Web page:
There has been no let-up in the anger expressed by sections of the buy to let sector after Chancellor George Osborne announced that he would restrict the rate of mortgage interest relief.
Currently landlords can deduct their costs, including mortgage interest, from their profits before they pay tax. Therefore high-earners receive tax relief of between 40 and 45 per cent, as it is based on the top rate of tax they pay. This will be gradually lowered to 20 per cent over a four-year period starting in 2017.
In addition, landlords or their agents must prove they have improved or maintained their rental property before they can deduct the costs from their taxed profits. Currently, landlords are permitted to deduct automatically from their profits the equivalent of 10 per cent of their annual rent for wear and tear.
Richard Lambert, chief executive officer of the National Landlords Association says the Chancellor has an “unwavering commitment to homeownership” which “blinds him to the impact of the policies he proposes on the hard-working people he claims to champion.”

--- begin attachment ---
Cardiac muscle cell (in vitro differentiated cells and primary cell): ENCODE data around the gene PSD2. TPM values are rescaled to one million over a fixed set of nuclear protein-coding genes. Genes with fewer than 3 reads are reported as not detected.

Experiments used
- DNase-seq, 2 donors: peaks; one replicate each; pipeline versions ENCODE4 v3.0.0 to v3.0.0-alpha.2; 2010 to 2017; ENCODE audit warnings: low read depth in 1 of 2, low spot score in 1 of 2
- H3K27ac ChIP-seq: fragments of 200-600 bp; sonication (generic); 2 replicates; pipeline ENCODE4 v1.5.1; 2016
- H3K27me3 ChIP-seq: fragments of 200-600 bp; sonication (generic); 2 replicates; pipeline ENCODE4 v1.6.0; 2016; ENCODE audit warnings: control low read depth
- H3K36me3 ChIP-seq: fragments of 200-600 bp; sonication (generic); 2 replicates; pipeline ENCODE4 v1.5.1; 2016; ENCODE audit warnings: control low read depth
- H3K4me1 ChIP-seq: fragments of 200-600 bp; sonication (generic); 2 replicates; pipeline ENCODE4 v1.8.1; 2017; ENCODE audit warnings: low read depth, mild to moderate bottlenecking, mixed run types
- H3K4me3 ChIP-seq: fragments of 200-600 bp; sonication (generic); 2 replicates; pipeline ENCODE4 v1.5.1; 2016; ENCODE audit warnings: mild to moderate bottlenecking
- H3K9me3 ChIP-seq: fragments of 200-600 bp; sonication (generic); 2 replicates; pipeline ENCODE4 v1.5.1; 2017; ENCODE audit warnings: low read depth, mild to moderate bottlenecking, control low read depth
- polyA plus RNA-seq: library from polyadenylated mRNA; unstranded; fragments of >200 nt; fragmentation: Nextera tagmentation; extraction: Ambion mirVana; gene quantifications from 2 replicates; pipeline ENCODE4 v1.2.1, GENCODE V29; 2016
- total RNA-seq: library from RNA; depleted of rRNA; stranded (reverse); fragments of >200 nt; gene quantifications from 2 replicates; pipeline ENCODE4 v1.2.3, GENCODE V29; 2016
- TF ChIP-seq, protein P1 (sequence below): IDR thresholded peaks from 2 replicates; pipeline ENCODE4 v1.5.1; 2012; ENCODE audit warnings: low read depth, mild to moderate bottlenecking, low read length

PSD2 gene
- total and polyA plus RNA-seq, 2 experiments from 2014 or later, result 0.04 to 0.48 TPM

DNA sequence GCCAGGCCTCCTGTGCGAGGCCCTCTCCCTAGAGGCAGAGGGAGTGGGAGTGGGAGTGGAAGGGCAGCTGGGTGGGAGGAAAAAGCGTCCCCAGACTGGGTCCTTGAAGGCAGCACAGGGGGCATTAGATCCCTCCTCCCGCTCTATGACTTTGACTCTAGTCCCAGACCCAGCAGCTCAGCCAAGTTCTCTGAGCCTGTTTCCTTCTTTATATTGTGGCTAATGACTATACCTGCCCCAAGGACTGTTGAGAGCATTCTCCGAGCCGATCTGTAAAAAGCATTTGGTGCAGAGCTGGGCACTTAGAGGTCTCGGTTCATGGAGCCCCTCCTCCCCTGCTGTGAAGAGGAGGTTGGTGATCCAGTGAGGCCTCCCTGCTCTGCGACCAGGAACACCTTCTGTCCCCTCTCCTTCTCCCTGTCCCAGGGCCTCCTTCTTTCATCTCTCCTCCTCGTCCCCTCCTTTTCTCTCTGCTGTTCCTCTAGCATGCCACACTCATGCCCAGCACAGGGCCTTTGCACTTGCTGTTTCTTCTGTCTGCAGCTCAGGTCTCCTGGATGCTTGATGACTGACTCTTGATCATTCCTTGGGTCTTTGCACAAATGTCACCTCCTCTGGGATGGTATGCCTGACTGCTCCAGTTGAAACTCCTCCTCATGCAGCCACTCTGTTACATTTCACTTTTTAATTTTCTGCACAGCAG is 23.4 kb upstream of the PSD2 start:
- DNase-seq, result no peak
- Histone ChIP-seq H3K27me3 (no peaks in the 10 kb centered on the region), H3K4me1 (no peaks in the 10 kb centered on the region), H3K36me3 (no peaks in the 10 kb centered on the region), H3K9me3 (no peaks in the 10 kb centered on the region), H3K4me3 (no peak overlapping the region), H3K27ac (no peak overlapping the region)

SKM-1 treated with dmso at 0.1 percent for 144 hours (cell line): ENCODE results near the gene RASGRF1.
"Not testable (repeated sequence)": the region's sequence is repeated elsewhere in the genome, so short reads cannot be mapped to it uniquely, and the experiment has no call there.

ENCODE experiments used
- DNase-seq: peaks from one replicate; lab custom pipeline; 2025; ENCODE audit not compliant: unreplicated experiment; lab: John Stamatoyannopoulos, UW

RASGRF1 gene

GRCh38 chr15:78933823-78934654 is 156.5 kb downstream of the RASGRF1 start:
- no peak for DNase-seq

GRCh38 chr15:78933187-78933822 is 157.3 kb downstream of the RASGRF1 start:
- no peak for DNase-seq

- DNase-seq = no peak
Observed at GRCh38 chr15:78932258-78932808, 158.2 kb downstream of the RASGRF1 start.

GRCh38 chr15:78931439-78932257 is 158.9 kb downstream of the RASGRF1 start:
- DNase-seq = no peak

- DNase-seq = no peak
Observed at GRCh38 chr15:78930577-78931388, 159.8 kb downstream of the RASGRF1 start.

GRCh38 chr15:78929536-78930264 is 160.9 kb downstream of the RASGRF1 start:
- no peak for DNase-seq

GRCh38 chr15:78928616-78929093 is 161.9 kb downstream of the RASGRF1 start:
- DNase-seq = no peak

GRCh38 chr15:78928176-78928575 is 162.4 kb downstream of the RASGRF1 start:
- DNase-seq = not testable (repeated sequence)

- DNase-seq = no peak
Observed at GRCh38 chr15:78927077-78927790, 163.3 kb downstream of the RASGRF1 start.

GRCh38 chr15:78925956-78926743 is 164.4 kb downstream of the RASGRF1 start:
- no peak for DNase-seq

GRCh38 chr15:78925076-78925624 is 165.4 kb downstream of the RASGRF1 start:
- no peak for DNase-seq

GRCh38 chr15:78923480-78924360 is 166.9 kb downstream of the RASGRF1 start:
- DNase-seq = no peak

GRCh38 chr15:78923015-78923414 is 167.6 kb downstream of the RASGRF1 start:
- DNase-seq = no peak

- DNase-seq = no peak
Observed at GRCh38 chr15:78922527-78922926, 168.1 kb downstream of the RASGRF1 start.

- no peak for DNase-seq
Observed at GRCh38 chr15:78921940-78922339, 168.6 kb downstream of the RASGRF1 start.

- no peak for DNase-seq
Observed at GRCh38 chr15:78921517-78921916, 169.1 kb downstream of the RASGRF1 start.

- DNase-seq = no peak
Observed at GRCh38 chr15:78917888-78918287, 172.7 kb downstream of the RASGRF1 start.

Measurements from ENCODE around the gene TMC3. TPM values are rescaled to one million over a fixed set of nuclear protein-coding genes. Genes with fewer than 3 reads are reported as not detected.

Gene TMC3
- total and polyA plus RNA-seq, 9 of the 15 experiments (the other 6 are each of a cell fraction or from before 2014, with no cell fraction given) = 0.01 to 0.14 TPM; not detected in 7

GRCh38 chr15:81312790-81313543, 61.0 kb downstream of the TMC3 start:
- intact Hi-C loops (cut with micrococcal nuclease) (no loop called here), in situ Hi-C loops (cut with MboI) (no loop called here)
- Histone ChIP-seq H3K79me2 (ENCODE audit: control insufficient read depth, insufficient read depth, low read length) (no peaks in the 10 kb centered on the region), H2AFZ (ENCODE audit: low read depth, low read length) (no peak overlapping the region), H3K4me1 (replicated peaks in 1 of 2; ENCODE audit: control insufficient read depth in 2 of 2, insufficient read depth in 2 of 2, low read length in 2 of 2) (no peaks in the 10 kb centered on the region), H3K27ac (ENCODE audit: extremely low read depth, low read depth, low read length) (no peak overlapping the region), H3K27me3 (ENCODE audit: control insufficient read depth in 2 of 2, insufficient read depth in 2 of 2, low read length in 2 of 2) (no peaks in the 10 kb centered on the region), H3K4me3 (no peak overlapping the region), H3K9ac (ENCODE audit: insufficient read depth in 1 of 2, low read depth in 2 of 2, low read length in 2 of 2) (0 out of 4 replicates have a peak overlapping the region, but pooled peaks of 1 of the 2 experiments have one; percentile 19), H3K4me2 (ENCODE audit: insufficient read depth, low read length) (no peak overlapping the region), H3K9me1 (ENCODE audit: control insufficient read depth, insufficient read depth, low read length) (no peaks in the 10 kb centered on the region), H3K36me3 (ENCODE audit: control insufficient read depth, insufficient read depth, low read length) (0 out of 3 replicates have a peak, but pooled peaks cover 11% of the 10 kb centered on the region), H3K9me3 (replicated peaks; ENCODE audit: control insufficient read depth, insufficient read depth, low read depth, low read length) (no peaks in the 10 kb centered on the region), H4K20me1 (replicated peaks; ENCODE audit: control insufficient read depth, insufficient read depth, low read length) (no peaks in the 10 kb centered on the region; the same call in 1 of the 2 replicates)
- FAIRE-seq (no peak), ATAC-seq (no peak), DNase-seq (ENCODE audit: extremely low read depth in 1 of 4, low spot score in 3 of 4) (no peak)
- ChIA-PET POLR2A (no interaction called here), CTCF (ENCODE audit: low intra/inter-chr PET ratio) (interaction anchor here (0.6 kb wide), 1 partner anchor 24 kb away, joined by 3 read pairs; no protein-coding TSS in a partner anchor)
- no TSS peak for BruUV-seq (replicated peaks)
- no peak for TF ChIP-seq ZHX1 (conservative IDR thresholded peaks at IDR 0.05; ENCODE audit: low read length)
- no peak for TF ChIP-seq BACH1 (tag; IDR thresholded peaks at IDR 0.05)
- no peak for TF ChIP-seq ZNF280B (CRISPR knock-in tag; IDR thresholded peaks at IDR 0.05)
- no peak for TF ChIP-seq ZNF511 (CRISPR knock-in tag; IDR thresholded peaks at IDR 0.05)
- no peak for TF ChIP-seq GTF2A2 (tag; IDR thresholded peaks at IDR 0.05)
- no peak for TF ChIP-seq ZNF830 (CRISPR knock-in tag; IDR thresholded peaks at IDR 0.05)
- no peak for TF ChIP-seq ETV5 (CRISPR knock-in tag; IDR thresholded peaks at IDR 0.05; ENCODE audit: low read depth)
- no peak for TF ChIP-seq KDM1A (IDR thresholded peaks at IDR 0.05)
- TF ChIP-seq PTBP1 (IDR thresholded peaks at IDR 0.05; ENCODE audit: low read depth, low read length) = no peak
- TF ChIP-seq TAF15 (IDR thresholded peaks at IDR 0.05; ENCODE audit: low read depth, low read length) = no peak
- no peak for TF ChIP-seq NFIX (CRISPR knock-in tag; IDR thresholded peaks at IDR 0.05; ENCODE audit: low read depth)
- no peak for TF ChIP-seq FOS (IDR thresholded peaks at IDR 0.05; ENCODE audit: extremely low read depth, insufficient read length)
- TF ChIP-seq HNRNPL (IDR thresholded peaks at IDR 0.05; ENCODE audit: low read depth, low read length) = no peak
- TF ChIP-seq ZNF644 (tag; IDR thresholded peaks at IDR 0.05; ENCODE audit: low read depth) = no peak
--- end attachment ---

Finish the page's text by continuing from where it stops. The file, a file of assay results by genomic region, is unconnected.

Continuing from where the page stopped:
The NLA says the loser from the policy will be the tenant, not the landlord, as rents will rise up to £840 per year or £70 per month.
Meanwhile rival landlords’ body the Residential Landlords Association says the measure creates “damaging uncertainty for the private rented sector.”
It claims that although HMRC says only 20 per cent of landlords will be affected, the RLA insists that many of these, if not most, will have more than one property with an interest charge against each.
RLA chairman Alan Ward says that “on the face of it the impact could be to push up rents as landlords have to recover their extra costs.” He says the government should “hit the pause button on these proposals and undertake a comprehensive and open consultation and assessment of what its measures will mean.”
Meanwhile the Institute of Fiscal Studies, an independent business and financial think-tank, says Osborne is "plain wrong" to remove some tax breaks from landlords, because they are already taxed more heavily than homeowners who live in their own properties.